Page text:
“That iPhone provides some of the comforts and a sense of security that religious faith provides,” said Robinson. “It promises to connect you to the world and to the transcendent. … Yet most people spend most of their time looking at the same five or six sites online — like Facebook — that primarily are about their own lives.
“They spend untold hours in this intimate ritual of touching those phones, clicking and clicking their way through their own interests, their own desires, their own lives. The emphasis ends up being on the ‘I,’ not the other.”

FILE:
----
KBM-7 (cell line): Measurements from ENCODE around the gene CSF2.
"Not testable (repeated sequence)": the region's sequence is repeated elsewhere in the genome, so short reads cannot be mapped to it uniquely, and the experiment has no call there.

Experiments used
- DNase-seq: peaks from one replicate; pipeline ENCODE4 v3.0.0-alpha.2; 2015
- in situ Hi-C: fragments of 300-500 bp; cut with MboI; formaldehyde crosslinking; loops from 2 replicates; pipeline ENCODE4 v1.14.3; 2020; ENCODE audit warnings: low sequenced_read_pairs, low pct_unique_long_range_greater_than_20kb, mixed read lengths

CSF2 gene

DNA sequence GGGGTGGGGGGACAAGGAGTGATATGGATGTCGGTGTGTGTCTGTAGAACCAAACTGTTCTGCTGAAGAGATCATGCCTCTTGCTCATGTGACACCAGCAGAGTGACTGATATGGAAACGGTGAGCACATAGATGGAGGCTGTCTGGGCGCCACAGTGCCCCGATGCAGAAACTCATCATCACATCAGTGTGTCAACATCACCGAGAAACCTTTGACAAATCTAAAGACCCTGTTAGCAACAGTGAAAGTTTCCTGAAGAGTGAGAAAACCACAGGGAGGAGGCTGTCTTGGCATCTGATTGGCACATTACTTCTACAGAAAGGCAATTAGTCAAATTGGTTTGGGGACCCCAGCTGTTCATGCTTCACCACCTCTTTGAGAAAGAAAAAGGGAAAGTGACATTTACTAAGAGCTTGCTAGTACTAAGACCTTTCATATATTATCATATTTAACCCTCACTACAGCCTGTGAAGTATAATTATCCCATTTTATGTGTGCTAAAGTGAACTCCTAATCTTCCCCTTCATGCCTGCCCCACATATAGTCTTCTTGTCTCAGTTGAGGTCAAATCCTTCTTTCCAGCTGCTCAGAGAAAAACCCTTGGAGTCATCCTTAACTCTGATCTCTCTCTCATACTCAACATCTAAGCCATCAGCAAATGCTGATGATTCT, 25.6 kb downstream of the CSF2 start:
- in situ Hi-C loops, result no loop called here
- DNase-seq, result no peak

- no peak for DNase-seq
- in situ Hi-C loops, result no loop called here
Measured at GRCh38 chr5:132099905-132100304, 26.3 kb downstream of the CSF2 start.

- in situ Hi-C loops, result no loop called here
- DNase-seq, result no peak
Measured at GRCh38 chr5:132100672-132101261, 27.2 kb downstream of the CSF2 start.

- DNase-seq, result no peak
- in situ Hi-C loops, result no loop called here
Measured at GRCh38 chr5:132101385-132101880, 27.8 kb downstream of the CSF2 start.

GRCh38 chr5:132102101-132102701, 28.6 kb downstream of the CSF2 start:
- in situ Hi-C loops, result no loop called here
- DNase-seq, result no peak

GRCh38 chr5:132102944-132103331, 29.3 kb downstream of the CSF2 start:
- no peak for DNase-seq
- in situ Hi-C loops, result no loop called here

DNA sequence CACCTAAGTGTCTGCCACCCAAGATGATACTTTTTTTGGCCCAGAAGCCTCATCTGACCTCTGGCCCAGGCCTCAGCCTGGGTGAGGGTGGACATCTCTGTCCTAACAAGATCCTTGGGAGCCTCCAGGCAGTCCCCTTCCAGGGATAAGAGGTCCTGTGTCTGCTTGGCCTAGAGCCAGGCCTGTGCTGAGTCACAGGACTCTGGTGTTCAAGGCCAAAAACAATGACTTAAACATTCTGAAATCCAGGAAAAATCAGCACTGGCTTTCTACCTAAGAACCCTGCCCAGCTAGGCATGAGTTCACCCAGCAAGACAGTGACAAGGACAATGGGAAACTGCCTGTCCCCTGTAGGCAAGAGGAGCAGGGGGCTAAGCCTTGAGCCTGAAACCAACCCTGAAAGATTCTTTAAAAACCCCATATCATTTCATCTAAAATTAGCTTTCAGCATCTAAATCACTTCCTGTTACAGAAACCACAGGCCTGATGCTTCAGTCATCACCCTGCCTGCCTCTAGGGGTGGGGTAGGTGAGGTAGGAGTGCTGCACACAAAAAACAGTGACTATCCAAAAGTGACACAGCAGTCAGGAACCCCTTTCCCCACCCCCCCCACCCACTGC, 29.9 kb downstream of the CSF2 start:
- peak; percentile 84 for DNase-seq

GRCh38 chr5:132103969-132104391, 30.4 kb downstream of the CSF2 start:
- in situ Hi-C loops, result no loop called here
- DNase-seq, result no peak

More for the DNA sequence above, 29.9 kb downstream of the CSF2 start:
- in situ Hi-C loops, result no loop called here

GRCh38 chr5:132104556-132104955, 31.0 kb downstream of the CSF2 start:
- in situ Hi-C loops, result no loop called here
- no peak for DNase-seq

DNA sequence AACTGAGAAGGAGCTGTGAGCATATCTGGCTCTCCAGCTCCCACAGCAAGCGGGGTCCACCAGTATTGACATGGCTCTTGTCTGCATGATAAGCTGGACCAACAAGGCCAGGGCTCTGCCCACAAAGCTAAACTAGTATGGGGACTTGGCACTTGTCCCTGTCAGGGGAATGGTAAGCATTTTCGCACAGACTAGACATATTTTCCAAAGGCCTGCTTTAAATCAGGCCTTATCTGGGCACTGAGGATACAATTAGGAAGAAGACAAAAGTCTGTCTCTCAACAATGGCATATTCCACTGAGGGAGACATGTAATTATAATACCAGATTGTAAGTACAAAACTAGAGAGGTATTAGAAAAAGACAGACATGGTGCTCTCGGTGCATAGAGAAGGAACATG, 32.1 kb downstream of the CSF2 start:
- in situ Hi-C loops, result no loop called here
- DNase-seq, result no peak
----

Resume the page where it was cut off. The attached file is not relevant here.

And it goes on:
— Brett Robinson, author of “Appletopia: Media Technology and the Religious Imagination of Steve Jobs,” in an interview with Terry Mattingly.
As we connect to the world electronically and live our lives more and more through a lifeless, technological interface, have we become so engrossed in connecting with the mirage dancing on that little screen that we miss out on life itself?
Photo credit: Cover art from Elizabeth Scalia’s new book Strange Gods: Unmasking the Idols in Everyday Life.